Don't panic - we are actually not addicted to our smartphones
New study shows it is human interaction that is addictive
We’re not addicted to smartphones.
Rather we’re hooked on the desire to be liked and it stems from our cultural fix for validation.
A new international study has found that mobile device habits may not be anti-social but rather hyper-social – stemming from a healthy need for social interaction.
“There is a lot of panic surrounding this topic. We are trying to offer some good news and show that it is our desire for human interaction that is addictive – and there are fairly simple solutions to deal with this,” said Professor Samuel Veissière of McGill University in Canada.
“We all know people who, seemingly incapable of living without the bright screen of their phone for more than a few minutes, are constantly texting and checking out what friends are up to on social media.“These are examples of what many consider to be the anti-social behaviour brought on by smartphone addiction, a phenomenon that has garnered media attention in the past few months and led investors and consumers to demand that tech giants address this problem,” said Veissière.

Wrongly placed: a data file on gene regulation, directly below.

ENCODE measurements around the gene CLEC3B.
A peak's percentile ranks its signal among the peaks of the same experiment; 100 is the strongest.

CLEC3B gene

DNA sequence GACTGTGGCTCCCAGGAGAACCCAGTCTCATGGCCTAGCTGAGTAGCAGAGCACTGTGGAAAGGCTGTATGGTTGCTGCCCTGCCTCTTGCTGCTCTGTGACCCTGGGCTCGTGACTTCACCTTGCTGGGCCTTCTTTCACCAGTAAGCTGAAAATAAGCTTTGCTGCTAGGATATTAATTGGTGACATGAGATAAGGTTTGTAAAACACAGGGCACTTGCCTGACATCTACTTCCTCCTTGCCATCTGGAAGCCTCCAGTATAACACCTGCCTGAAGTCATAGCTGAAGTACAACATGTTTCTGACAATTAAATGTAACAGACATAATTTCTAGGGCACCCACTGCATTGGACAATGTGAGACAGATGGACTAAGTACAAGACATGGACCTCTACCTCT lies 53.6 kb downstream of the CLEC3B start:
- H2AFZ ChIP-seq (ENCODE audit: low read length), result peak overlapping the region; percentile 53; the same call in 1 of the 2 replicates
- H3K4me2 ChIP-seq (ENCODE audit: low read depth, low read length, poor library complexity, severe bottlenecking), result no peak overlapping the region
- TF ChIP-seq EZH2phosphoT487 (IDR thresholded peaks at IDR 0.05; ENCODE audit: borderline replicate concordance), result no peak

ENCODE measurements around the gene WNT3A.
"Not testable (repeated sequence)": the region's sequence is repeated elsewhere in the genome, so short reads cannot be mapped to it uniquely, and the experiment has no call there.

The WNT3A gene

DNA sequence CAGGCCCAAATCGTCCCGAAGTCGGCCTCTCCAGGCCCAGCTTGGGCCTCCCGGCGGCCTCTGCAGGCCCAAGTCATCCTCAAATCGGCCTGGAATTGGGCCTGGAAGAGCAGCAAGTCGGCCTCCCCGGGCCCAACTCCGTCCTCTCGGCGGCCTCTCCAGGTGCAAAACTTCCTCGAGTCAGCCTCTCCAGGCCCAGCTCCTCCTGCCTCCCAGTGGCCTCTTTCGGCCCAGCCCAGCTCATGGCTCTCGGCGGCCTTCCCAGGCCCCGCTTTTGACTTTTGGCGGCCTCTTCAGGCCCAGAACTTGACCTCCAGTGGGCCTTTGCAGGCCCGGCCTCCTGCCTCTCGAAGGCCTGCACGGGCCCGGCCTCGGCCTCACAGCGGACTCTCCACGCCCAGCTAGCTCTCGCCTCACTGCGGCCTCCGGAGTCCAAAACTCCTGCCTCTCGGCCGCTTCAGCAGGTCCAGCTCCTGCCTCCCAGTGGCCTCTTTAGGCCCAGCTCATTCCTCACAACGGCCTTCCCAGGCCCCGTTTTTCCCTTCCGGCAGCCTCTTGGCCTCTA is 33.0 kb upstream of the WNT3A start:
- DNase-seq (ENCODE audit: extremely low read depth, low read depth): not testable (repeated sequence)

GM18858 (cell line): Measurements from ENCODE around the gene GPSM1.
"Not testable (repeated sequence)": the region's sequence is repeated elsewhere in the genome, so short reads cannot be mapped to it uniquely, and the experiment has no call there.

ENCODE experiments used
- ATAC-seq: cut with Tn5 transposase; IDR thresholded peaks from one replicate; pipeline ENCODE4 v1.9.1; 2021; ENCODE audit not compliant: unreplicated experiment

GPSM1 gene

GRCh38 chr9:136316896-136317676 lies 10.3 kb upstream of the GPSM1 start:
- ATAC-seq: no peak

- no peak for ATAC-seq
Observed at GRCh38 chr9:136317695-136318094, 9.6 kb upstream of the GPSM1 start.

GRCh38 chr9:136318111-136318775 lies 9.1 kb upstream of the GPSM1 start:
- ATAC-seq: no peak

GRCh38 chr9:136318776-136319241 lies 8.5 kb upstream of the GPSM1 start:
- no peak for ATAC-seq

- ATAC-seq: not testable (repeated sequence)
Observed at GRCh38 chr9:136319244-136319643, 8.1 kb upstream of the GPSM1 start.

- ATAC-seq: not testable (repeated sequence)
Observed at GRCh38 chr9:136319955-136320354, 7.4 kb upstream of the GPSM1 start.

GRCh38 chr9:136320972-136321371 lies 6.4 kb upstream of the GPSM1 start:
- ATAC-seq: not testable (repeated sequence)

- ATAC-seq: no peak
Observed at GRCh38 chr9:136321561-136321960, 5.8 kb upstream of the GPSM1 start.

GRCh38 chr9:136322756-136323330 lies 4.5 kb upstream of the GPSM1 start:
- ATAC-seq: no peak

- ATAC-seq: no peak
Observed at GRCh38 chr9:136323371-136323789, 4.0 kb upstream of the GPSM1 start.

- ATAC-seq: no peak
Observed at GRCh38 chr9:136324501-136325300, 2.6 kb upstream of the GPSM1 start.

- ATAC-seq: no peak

According to the SA Social Media Landscape 2018 conducted by Ornico and World Wide Worx, Facebook is being used by 29% of South Africans.
Facebook users increased by 14% since 2016, from 14 million to 16 million. Of these, 14 million were accessing the social network on mobile devices.
Veissière explained that the desire to watch and monitor others – but also to be seen and monitored by others – “runs deep in our evolutionary past”.
“Humans evolved to be uniquely social species and require constant input from others to seek a guide for culturally appropriate behaviour. This is also a way for them to find meaning, goals and a sense of identity.”
While smartphones harness a “normal and healthy” need for sociality, he agrees that the pace and scale of hyper-connectivity pushes the brain’s reward system to run on overdrive, “which can lead to unhealthy addictions”.
Johannesburg psychologist Dr Ingrid Artus surmises that “social media addicts feed a deep-rooted need for approval in this vicarious fashion.
“Each form of positive feedback received on social media platforms, such as ‘likes’ or friendship acceptances, activates the reward system in the brain, in the same way that other addictive behaviours or substances would,” Artus said.
The solution, suggest the experts, is to turn off push notifications and set up appropriate times to check your phone.
“This can go a long way to regain control over smartphone addiction,” said Veissière.